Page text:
This fair lady is sheer joy from start to finish
THROWING money at a production doesn't always work; sometimes it merely accentuates that the money has been entirely wasted. But the Abbey has assuredly not wasted the taxpayers' resources with its current production of Shaw's Pygmalion.
It's a joy from start to finish, its elegance and verve wrapped in lush and imaginative visuals, and the great Fabian's biting assessment of our society's social values given its due (and serious) measure.
Henry Higgins is a selfish, insensitive boor. He is also a gentleman, because he has been raised with certain values of integrity and responsibility. He may have shed the manners he learned from his gracious, intelligent mother, but she has given him something deeper that he cannot shrug off -- the knowledge that people are equal under the skin, and class is a matter of skilled behaviour, not inheritance.
So when Alfred Doolittle, Eliza's dustman father, inherits a fortune of three thousand a year, it "shoves me into the middle classes", as he says in disgust. At the bottom of the class heap, he didn't care about the hypocritical refinement of middle-class morality; now he is trapped by its expectations, just as poor Mrs Eynsford-Hill, born into privilege but now financially reduced, struggles to preserve the only lifestyle she understands, terrified of its expectations as she never would have been had her upper-class status been financially preserved.
The delineators of class, so bewildering to those who want to be socially acceptable but find themselves excluded, are an attitude of mind, not of behaviour. Not holding your knife like a pen, saying "Pardon?" instead of "What?" can be learned: an attitude of mind can't. That's what Shaw is having fun with: Eliza is his creation, and he has created someone who is innately a lady, despite her ghastly speech and vermin-infested body. And after a few scented baths and contact with elegant minds, she realises it.
Anabelle Comyn's many-layered direction for the Abbey production deals with all of this, subtly and superbly intelligently: it runs beneath the immaculate surface of the comedy like a geyser which may explode at any moment. And her cast serve her with marvellous unanimity: no weak links in this production.
Charlie Murphy plays Eliza with charm, sensitivity and vigour, even if her relative lack of experience does show in some lack of vocal projection. (She is so good, however, that there is little doubt she'll soon master the deficiency.)
Risteard Cooper is the personification of Higgins, tempestuous, barracking, frankly idiotic in his single-mindedness; but a man a woman can love, withal. (Shaw, however, in a text Afterword, was of the opinion that Eliza probably married Freddie.)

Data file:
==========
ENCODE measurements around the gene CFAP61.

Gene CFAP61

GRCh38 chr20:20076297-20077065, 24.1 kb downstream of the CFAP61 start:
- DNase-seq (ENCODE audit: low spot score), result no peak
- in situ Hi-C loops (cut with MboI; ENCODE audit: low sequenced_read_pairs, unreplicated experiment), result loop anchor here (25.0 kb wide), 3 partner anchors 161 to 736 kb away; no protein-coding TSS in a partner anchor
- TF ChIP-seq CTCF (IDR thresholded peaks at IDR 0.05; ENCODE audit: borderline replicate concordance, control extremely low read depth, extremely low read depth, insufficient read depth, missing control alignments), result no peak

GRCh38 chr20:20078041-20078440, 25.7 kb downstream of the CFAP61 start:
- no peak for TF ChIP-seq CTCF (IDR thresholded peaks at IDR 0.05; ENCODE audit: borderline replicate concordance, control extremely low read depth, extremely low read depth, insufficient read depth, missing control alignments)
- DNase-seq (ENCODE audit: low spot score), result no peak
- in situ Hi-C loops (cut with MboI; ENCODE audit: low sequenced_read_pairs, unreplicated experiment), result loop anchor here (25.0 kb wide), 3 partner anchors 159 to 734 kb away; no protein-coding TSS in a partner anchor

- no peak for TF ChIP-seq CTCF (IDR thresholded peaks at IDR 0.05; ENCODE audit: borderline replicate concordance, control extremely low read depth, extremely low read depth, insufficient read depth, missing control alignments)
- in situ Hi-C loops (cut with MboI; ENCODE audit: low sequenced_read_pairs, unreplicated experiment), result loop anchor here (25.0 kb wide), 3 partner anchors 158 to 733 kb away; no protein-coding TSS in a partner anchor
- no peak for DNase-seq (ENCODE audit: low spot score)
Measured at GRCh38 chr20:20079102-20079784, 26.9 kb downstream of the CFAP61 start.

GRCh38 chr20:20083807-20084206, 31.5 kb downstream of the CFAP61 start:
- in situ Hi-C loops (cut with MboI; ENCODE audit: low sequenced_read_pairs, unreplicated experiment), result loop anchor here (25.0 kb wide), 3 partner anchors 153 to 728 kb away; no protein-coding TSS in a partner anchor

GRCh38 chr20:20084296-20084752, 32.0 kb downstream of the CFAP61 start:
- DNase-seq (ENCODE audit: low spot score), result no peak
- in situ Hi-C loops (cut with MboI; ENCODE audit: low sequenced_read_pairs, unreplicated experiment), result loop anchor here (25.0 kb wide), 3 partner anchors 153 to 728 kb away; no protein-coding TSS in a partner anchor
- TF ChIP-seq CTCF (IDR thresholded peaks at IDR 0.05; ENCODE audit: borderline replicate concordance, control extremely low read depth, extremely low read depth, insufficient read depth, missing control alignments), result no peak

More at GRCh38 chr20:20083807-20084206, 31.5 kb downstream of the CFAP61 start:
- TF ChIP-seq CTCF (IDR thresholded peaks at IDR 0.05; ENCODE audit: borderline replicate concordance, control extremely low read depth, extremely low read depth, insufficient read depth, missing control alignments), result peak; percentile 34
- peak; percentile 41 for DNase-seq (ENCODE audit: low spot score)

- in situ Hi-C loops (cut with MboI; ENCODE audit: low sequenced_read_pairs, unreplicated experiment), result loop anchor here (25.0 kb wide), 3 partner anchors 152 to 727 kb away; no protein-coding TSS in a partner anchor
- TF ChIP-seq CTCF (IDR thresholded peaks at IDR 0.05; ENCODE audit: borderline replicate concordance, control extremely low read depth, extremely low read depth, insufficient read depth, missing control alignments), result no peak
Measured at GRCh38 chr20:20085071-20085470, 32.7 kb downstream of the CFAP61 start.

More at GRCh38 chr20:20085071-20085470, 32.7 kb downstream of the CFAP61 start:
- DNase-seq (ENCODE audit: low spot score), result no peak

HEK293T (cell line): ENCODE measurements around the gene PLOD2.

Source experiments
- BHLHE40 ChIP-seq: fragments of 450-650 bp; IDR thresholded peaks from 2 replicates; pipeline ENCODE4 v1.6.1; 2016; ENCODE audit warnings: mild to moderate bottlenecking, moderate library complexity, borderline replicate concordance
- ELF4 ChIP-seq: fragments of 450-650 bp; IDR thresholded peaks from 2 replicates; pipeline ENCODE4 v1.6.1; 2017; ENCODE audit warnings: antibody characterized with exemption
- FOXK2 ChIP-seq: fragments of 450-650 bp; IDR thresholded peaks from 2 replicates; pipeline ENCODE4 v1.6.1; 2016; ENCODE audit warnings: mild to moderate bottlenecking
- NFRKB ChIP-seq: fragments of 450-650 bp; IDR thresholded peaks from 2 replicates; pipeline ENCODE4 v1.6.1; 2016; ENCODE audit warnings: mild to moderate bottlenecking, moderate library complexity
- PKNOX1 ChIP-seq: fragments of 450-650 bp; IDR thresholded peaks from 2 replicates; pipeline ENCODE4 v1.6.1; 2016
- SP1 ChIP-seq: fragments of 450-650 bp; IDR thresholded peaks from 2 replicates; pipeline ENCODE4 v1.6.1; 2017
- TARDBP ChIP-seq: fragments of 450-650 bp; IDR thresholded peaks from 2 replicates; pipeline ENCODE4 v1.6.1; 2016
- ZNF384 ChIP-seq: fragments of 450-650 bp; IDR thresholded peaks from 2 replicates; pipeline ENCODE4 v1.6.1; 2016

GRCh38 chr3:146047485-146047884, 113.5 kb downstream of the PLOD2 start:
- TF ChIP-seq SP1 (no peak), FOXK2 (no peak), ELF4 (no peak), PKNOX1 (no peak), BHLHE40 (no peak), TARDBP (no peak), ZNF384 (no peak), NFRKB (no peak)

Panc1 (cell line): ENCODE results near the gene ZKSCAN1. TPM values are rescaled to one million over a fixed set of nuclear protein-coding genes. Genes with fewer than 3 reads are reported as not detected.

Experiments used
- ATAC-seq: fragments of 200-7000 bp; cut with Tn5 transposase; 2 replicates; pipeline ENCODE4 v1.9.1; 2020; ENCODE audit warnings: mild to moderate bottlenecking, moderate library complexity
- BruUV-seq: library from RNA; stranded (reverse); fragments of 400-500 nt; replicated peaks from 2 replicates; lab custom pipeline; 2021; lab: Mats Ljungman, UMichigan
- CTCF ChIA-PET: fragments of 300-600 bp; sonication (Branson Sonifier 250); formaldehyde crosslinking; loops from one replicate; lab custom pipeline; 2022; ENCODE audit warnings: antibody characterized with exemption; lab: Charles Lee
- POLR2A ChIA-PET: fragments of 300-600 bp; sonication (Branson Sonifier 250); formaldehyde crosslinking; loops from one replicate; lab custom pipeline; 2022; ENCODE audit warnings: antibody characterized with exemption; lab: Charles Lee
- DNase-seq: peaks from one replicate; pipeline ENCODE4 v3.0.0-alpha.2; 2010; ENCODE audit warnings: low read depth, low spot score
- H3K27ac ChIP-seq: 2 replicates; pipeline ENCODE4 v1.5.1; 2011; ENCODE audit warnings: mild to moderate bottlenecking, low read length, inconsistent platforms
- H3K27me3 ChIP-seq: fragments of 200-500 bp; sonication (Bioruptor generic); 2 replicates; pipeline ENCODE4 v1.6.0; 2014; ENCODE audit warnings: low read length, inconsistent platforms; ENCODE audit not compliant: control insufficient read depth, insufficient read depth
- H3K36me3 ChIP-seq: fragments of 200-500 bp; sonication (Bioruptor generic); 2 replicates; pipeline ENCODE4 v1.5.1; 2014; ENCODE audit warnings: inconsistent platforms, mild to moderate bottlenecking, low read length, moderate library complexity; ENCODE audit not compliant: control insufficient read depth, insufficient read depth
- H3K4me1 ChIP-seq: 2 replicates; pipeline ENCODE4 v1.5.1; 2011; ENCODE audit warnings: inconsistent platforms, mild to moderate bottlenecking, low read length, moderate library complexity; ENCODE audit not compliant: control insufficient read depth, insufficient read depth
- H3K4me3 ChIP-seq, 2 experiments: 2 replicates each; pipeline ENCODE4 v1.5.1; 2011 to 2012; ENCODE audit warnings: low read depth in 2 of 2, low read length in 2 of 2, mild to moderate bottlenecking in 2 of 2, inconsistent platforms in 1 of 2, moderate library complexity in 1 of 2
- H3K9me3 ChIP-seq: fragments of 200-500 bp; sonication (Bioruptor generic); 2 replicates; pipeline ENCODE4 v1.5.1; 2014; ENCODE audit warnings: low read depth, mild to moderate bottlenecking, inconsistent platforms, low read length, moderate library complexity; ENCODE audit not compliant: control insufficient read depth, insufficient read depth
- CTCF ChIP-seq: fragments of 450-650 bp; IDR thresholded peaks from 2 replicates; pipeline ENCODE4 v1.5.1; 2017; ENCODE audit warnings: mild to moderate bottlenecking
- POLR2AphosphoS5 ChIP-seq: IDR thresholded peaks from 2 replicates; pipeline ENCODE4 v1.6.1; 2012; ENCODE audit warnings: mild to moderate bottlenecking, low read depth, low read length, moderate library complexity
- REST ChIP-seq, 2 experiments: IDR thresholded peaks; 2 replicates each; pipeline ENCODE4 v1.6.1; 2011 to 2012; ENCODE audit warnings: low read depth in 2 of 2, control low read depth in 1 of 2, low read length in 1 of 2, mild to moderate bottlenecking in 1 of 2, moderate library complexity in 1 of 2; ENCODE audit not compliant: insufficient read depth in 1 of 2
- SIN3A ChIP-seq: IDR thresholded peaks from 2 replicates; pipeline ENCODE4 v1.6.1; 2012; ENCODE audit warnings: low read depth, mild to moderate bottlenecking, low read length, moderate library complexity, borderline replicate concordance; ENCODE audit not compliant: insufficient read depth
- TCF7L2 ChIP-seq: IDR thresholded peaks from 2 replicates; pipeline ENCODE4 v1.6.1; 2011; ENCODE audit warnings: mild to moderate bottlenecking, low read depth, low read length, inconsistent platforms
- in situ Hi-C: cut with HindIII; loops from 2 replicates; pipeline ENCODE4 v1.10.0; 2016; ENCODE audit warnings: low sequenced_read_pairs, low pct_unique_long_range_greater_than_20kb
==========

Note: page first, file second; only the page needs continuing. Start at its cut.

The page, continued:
Nick Dunning gives us a thoroughly nice old buffer Colonel Pickering, but with the echoes of the cavalry officer born to command. Hugh O'Conor manages to make the almost unplayable role of the goofy Freddy extremely playable: an ass maybe, but his lack of brains positively endearing. And Lorcan Cranitch, in what I think is possibly his first high-comedy role, is quite simply breathtaking as Doolittle, with the crudity of violence never too far below the surface.
On the distaff side, Fiona Bell is a canny Mrs Pearce, Eleanor Methven serene and unflappable as Mrs Higgins, and Susannah de Wrixon and Christiane O'Mahony make a real impression as the slightly pathetic Eynsford-Hill mother and daughter. Peter O'Brien's meticulously accurate costumes are stars in their own right with each appearance, and the set design (with arresting visual projections lit by Mick Hughes) is by Paul O'Mahony.
GBS, who gave so much support to Lady Gregory but still would not permit her to stage his plays (except for The Showing up of Blanco Posnet) because he had little faith in the professionalism or intellect of the then "Abbey Players", is, I hope, beaming satisfaction from the grave.
Projects based on social issues frequently lack drama as well as being burdened with leaden worth. However, Calipo's current production (at Draiocht in Blanchardstown, and transferring to the Axis in Ballymun), has a lot going for it. Pineapple, by the company's artistic director Phillip McMahon, is a little slice of life in the sector of Irish society in which a pregnant teenager is frequently asked casually, "Who're you havin' it for?"
Paula was one of those teenagers, now a sadder and wiser woman in her twenties with two small sons, no man in her life, and very little hope for the future. Her baby sister Roxanna is 16, and believes herself in love; she attempts unsuccessfully to terminate her pregnancy when "caught".
Their mother, terminally attached to Rosary beads and notions of at least not getting found out, disowns her. Cue more responsibility for Paula just as the tremulous possibility of a "normal" life enters her Ballymun flat in the person of decent Dan.
McMahon has the sense not to produce a happy-ever-after: the play is distinctly downbeat, and the better for it. (In fact it's so realistic, you're left wondering why there aren't giant government-sponsored neon signs on every corner of every housing estate in the country flashing the word 'contraception' at passers-by.)
The downside is that despite the credit for a dramaturg (Philip Howard), Pineapple is at least 50 per cent too long and even the authenticity of its dialogue can't disguise the over-writing. The cast is headed by Caolfhionn Dunne as Paula and Jill Murphy as Roxanna, and both are extremely impressive, with good back-up performances from Nick Lee, Janet Moran and Niamh Glynn.
Direction is by David Horan in a basic set by Paul O'Mahony, lit by Sinead McKenna, with extremely iffy sound by Ivan Birthistle and Vincent Doherty.